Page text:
Rorisang Kgosana
Premium Journalist
2 minute read
29 Aug 2016
7:00 am

1 000 RDP houses stand empty in Tshwane

Rorisang Kgosana

Assets costing R100 000 each to build are now hideouts for criminals, but the DA's new MMC says he's on the case.

Tshwane MMC of housing and human settlements Mandla Nkomo.

Winterveldt residents have given up on acquiring new RDP houses, as thousands have been left unoccupied since being completed four years ago.

New Tshwane MMC for housing and human settlements Mandla Nkomo said more than 1 000 houses had not been handed over to beneficiaries and were open to vandalism and criminal activities.

“When I was appointed MMC on Friday, I enquired about the houses and was informed they were unoccupied due to a dispute between the plot owners and the municipality. Also, there were no beneficiaries for these houses. But all of these claims still need to be confirmed,” he said yesterday.

He said the construction of each house cost about R100 000. According to a resident, who wished to remain anonymous, the vacant houses had become crime hot spots.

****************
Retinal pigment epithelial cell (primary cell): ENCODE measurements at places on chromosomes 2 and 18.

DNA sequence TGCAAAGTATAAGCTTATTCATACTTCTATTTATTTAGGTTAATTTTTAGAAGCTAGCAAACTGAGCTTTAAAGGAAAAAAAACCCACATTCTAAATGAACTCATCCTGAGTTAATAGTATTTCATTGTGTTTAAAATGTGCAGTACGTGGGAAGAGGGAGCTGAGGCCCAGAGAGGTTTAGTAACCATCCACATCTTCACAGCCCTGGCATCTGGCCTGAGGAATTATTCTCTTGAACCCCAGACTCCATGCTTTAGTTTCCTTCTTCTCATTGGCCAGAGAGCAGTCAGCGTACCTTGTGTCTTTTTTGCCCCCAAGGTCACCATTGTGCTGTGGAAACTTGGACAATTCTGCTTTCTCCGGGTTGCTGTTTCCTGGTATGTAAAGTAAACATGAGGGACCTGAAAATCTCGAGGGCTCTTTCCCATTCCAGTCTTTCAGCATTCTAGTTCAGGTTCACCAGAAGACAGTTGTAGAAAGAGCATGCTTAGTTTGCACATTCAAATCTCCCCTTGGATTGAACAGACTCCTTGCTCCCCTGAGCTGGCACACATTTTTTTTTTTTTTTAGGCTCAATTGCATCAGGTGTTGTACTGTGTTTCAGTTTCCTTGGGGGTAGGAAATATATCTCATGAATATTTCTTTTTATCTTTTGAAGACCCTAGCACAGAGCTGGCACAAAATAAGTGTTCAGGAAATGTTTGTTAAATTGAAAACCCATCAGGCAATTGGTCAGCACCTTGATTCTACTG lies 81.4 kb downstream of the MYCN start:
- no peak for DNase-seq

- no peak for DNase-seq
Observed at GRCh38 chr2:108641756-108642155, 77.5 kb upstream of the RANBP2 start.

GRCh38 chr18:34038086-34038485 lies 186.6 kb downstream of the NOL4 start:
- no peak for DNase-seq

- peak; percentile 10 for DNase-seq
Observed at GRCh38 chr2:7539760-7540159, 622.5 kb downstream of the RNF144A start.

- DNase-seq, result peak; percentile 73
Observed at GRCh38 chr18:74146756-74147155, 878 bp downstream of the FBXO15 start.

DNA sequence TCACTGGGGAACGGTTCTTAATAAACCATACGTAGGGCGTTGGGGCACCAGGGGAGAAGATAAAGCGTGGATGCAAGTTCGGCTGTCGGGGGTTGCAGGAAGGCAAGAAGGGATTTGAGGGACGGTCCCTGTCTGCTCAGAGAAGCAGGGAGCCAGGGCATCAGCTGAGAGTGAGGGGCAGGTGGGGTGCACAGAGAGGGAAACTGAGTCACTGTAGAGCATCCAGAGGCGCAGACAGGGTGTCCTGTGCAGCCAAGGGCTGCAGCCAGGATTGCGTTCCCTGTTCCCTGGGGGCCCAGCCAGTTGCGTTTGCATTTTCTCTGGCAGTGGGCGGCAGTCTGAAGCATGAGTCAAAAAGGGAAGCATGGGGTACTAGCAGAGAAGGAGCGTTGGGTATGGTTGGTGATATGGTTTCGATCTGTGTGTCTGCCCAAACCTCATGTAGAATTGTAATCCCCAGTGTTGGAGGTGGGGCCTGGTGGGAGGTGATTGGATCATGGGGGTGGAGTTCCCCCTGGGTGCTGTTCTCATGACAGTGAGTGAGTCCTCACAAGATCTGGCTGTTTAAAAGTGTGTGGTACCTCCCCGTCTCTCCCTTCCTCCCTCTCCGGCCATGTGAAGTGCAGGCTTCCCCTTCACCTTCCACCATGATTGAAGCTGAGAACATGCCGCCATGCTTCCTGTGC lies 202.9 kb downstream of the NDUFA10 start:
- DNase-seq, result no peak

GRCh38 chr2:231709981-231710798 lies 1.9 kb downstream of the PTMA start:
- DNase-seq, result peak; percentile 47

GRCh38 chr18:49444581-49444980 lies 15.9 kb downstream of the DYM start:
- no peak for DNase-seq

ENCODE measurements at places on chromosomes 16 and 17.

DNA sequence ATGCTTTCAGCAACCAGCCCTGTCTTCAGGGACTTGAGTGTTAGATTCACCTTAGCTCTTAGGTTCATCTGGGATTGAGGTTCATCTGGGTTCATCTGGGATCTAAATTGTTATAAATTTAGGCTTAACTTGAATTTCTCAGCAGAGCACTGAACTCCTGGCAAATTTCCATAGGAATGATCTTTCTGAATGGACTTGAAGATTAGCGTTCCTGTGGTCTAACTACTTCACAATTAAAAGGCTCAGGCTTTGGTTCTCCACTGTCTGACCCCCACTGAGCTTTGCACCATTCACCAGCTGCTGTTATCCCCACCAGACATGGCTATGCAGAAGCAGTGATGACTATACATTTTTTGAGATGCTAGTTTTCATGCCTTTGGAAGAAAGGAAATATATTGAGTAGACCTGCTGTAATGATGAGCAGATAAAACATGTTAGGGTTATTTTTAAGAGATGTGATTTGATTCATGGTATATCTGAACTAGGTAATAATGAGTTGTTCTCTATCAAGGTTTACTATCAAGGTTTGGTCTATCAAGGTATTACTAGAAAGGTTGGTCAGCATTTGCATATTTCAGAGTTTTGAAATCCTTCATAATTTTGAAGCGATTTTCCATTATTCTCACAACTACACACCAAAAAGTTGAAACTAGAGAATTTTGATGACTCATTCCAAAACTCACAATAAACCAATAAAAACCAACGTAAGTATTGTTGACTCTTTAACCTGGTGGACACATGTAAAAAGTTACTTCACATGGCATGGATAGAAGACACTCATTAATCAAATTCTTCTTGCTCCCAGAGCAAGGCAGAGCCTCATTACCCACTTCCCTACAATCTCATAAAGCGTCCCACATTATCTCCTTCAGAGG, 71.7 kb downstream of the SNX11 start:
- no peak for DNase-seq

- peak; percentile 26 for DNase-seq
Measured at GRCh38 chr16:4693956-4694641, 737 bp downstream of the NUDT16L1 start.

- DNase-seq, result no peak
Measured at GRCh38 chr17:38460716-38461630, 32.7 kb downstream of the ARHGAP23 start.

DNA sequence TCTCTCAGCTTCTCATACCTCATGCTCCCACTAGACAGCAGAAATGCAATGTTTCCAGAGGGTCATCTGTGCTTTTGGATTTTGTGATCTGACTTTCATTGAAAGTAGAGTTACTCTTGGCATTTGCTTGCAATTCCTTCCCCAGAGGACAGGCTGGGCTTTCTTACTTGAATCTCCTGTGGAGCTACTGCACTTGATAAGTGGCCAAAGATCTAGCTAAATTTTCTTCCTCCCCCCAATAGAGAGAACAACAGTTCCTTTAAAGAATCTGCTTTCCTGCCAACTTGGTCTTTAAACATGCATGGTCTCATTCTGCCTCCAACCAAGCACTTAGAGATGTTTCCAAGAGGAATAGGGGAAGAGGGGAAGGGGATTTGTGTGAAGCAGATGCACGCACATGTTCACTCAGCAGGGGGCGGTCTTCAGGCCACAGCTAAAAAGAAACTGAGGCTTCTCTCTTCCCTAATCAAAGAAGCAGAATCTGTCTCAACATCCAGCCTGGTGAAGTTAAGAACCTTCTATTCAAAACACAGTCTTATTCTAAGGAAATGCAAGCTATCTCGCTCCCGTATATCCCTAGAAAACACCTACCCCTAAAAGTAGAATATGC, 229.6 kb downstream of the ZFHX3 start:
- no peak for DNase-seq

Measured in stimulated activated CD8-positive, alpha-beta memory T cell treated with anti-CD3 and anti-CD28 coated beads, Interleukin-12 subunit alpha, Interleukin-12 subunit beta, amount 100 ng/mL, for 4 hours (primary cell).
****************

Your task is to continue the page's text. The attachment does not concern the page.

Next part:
A schoolgirl was allegedly raped in the area while walking with her boyfriend earlier this month, the resident said.

“They were approached by three to four men and all of them raped her,” he said.

Some of these RDP houses don’t have windows, ceilings, plumbing or electrical connections.

Other houses were missing windows and door frames, apparently stolen. One of the vacant houses was occupied by local drug users. The resident said the community had stopped numerous people from occupying the houses illegally.

He said he and six of his family members had applied for houses over the past seven years, but none of them had received any feedback. The family had since given up on moving into the houses.

Some of the RDP houses are inside fenced premises and a woman, who also wished to remain anonymous, said the municipality built the house in her yard in 2012 but failed to inform her whether the house belonged to her or not. The house was still vacant and incomplete.

“I don’t know who it belongs to. In the meantime, I use it to store some of our belongings.”

Nkomo said he would have a meeting today to conclude the list of beneficiaries and would find out from the building contractors why the houses were incomplete.

“This will be a verification process. If there is a backlog of people waiting for new houses, well, here are new houses.

“We also need to know where the plot owners and the municipality stand at this point.”